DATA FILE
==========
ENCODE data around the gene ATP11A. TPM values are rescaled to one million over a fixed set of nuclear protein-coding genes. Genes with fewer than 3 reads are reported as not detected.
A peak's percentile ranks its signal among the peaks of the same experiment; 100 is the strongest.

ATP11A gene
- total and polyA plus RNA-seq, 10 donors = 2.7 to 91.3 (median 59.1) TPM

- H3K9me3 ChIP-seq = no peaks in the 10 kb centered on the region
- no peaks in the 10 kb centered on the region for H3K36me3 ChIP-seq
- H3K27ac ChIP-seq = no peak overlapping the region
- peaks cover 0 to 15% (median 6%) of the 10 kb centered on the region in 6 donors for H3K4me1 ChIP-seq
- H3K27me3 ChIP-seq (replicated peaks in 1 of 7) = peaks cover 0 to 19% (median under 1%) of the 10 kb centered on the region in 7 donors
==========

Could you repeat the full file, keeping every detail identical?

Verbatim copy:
ENCODE data around the gene ATP11A. TPM values are rescaled to one million over a fixed set of nuclear protein-coding genes. Genes with fewer than 3 reads are reported as not detected.
A peak's percentile ranks its signal among the peaks of the same experiment; 100 is the strongest.

ATP11A gene
- total and polyA plus RNA-seq, 10 donors = 2.7 to 91.3 (median 59.1) TPM

- H3K9me3 ChIP-seq = no peaks in the 10 kb centered on the region
- no peaks in the 10 kb centered on the region for H3K36me3 ChIP-seq
- H3K27ac ChIP-seq = no peak overlapping the region
- peaks cover 0 to 15% (median 6%) of the 10 kb centered on the region in 6 donors for H3K4me1 ChIP-seq
- H3K27me3 ChIP-seq (replicated peaks in 1 of 7) = peaks cover 0 to 19% (median under 1%) of the 10 kb centered on the region in 7 donors